The European Central Bank (ECB) has confirmed that it will stop producing the euro 500 banknote denomination due to concerns it is helping to facilitate illegal activities.
Today’s decision from the Governing Council of the European Central Bank followed a review of the denominational structure of the Europa series which, it says, “[took] into account concerns that this banknote could facilitate illicit activities”.
There have been a number of similar reports released by various organisations which discuss how the banknotes are often handled by criminals seeking anonymity in their payment transactions, such as a report by the Harvard Kennedy School.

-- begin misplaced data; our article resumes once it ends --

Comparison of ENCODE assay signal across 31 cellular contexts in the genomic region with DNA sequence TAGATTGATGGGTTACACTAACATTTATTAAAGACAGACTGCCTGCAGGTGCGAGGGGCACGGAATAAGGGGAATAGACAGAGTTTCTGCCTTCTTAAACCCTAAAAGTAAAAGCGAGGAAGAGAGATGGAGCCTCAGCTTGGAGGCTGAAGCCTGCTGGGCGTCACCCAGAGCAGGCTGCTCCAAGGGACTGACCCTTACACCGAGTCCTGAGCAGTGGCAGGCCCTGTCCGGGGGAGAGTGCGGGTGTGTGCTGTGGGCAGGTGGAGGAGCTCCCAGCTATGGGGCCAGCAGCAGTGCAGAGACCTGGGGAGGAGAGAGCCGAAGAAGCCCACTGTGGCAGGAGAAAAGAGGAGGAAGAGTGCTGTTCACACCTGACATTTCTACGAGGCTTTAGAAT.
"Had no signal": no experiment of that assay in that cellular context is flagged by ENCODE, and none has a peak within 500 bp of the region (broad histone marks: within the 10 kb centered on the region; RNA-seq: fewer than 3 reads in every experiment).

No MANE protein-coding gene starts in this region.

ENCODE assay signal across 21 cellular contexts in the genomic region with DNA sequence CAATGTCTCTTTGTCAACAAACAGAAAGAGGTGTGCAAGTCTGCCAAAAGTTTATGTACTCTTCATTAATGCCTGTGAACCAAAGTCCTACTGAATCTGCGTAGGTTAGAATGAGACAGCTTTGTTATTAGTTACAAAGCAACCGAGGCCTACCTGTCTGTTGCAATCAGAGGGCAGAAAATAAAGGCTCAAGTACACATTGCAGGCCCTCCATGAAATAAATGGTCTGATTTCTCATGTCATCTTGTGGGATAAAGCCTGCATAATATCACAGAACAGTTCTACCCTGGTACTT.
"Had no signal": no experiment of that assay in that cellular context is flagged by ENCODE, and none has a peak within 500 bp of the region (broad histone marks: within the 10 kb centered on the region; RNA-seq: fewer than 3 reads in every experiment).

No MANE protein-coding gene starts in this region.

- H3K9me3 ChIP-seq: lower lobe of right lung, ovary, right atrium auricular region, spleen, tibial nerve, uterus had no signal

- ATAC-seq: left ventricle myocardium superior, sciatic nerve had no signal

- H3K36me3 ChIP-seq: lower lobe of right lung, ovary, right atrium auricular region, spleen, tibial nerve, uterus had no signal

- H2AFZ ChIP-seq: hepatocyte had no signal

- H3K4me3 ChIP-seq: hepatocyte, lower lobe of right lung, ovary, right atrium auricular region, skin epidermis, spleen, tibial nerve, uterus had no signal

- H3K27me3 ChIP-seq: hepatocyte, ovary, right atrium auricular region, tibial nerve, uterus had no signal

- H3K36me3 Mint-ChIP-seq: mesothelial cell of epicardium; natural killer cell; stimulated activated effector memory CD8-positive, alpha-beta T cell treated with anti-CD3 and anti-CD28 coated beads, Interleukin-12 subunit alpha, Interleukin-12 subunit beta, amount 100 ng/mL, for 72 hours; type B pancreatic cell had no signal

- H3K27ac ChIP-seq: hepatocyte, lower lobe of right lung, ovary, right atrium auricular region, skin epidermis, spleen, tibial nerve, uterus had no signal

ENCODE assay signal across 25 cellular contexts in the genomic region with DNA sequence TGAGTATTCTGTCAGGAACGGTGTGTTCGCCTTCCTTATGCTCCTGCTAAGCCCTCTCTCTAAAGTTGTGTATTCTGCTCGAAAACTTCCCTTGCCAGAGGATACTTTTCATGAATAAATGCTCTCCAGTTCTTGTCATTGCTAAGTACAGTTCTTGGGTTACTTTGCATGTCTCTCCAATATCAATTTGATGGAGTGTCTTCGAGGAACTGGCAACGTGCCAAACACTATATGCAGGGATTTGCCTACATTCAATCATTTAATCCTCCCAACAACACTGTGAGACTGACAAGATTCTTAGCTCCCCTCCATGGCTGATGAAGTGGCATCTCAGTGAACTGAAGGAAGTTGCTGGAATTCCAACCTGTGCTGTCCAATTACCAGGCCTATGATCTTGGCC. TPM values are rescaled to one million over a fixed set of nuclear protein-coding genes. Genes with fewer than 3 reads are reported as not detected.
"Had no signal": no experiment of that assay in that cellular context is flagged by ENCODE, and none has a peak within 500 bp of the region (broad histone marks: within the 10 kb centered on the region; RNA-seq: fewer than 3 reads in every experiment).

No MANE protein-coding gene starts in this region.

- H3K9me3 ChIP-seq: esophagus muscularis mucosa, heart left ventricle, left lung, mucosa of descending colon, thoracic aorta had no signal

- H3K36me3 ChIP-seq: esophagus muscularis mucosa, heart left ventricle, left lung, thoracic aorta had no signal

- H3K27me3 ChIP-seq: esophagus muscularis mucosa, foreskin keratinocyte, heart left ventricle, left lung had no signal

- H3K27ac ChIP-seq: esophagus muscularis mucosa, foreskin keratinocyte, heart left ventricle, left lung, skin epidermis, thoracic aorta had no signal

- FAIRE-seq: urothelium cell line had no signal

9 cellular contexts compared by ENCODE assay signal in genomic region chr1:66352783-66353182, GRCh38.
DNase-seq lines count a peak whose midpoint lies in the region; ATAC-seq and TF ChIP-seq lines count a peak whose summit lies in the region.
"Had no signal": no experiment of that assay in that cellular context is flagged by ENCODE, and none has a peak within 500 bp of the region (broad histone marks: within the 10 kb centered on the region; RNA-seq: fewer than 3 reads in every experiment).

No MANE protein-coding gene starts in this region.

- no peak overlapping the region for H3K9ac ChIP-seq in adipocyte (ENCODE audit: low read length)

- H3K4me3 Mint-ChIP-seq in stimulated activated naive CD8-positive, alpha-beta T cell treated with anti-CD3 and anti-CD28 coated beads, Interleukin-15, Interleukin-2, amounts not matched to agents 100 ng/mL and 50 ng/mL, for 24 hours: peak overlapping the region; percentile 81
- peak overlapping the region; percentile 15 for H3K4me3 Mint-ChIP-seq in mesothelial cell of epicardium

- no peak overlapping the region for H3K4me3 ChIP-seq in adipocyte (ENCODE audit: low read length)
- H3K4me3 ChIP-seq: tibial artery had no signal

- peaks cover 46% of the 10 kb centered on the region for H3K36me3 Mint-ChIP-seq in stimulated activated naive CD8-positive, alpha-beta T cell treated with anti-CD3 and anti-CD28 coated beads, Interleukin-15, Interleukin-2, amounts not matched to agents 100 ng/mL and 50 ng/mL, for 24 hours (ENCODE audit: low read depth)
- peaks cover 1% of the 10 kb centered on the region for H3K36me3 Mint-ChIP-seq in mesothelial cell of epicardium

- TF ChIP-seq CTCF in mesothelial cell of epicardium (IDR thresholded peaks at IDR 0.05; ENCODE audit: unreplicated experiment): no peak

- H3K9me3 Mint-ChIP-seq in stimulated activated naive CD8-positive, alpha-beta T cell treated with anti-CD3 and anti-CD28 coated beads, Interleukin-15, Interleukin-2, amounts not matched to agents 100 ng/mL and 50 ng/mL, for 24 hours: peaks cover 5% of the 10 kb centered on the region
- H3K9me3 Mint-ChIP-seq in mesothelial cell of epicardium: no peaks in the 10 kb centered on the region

As far back as 2010, UK foreign exchanges removed the €500 banknote from sale following investigations which saw the banknote denomination become the note of choice for those wishing to reduce the bulk of cash.
According to a BBC report, £1 million in €500 banknotes is approximately 2kg but £1 million in €20 banknotes is approximately 50kg
Euro 500 banknote to remain legal
However, the ECB advises that the euro 500 banknote will remain legal tender and will always retain its value. Those wishing to exchange their 500 euro denominations can do so at Eurosystem national central banks.
The ECB will stop producing new 500 banknote denominations by the end of 2018, when the new Europa series €100 and €200 banknotes will be released.